Projections from the Temporal Cortex to the Basal Nucleus of the Amygdala in the Macaque

Ashley Bui, Sarah Friedman, Emily A. Kelly, and Julie L. Fudge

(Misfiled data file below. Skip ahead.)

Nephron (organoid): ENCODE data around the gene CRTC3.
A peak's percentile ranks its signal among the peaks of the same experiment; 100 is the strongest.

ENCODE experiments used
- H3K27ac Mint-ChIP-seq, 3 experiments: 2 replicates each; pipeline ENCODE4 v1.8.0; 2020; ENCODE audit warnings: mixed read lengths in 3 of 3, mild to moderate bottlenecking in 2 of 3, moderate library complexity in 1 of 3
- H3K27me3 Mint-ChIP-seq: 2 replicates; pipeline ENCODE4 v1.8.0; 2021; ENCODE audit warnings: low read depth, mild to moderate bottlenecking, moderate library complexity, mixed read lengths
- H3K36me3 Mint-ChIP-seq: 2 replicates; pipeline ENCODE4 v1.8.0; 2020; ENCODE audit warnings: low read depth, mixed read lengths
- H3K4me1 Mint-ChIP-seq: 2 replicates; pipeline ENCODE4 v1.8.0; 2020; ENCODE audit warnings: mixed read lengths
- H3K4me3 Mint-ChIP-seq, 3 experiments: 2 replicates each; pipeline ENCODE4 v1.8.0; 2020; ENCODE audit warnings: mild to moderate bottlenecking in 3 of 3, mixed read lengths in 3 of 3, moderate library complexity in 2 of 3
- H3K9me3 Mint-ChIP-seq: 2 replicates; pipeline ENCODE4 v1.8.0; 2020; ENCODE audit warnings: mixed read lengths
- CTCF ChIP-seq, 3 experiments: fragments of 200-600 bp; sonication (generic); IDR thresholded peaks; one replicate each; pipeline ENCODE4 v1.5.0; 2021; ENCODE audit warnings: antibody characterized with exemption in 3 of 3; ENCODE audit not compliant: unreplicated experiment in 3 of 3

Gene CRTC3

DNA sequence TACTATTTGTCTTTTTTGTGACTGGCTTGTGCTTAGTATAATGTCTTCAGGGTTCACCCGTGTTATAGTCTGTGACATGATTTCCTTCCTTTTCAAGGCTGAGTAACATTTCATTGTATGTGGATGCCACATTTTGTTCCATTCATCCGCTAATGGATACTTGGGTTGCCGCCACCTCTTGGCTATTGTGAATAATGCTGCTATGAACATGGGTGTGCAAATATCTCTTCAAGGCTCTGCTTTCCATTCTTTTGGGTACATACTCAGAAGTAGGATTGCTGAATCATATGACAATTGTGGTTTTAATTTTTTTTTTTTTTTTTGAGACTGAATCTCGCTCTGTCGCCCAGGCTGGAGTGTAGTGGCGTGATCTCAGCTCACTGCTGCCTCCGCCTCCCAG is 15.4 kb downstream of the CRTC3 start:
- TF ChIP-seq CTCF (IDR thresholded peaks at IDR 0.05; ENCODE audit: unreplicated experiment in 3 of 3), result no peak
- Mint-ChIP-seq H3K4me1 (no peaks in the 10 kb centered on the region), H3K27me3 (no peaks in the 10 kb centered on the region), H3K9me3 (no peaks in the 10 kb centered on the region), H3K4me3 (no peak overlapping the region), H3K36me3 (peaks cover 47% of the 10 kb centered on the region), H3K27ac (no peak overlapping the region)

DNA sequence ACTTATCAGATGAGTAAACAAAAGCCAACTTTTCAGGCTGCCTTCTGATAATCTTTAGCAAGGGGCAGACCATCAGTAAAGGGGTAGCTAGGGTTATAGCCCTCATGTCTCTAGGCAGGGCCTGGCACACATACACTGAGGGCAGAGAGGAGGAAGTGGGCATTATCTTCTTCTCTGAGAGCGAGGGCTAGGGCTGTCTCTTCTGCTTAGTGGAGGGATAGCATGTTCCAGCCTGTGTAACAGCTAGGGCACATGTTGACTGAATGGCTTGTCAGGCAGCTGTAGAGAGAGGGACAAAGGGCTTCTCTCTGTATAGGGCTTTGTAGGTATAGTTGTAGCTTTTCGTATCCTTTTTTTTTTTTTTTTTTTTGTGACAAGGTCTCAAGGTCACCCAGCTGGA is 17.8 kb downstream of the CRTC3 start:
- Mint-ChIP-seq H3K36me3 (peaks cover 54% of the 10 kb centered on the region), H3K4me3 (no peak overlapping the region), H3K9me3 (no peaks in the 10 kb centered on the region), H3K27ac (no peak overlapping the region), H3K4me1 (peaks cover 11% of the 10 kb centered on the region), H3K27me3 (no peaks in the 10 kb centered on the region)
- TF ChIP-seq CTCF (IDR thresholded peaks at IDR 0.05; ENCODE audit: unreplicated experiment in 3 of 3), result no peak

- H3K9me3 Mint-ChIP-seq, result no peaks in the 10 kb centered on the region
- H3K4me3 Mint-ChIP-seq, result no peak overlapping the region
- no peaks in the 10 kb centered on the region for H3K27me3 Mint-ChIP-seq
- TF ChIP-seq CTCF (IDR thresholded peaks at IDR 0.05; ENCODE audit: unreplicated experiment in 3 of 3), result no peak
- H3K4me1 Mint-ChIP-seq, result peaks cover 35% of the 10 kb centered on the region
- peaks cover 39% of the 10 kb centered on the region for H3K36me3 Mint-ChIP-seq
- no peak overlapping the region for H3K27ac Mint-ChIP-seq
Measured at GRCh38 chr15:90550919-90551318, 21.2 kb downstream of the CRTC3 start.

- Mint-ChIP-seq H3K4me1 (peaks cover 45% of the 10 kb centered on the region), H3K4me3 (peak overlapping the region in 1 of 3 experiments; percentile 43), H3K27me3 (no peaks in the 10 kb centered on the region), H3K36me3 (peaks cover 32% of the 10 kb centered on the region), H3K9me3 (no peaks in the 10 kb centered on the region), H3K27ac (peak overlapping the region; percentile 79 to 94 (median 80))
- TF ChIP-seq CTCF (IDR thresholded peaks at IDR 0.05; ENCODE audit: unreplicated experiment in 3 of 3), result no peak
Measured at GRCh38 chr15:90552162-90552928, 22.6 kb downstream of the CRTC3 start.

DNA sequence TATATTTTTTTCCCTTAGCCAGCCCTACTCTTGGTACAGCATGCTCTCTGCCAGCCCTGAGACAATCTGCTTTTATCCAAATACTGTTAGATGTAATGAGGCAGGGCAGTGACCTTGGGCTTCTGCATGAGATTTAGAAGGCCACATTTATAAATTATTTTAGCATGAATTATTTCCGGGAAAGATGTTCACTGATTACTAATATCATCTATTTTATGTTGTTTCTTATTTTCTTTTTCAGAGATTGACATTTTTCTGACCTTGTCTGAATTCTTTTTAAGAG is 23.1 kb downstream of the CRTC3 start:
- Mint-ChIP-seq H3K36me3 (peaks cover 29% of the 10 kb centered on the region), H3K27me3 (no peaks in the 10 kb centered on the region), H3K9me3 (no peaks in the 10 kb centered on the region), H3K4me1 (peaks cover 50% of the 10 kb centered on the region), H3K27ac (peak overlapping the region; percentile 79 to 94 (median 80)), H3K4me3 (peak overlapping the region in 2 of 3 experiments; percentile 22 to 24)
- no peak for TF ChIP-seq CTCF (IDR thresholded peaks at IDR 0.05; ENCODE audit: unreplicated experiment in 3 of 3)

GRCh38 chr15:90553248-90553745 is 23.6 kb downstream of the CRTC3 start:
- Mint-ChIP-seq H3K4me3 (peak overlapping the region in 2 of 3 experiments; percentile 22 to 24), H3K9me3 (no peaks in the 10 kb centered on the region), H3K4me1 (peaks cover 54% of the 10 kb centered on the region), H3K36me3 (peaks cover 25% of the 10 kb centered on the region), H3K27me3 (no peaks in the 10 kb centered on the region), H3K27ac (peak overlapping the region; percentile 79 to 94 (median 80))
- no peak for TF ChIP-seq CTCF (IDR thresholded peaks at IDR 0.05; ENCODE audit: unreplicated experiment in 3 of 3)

The amygdala is a complex brain structure involved in the emotional coding of complex sensory stimuli. In primates, including humans, visual information in the form of faces is one of the most important drivers of amygdala activity. We asked whether information from the temporal cortex – where visual information is hierarchically processed – shows a particular pattern of inputs to one of the main amygdala nuclei, the basal nucleus (BA). Following injections of neuronal tracers into the BA in four monkeys, we examined the temporal cortex for retrogradely labeled cells using immunocytochemistry and a neuron tracing software (Neurolucida). The most ventromedial injection in the BA had the most restricted distribution of labeled cells, found mainly in the entorhinal cortex. A slightly more dorsal injection resulted in additional dense labeling in the perirhinal cortex and moderate numbers of labeled cells in the inferotemporal cortex (TE). Increasingly dorsal injections resulted in heavy concentrations of labeled cells in the entorhinal and perirhinal cortices and TE, with additional labeled cells in the superior temporal gyrus (STG) and sulcus (STS). There is a topography of temporal cortical inputs to the BA with the most ventral regions receiving restricted inputs from entorhinal cortex. Inputs from perirhinal cortex, and eventually, TE, and STS/STG progressively contribute additional information to more dorsal BA sites. The entorhinal cortex plays a role in episodic memory, which is the memory of highly personal detailed information. The perirhinal cortex is intimately linked to the entorhinal cortex, and is implicated in visual place recognition. TE and adjacent STG and STS are more directly related to perception of ongoing visual information such as objects and faces. While memory-based information from entorhinal and perirhinal cortex, respectively, influence the entire BA, the dorsal regions are specialized in receiving inputs of faces and objects in the immediate environment.

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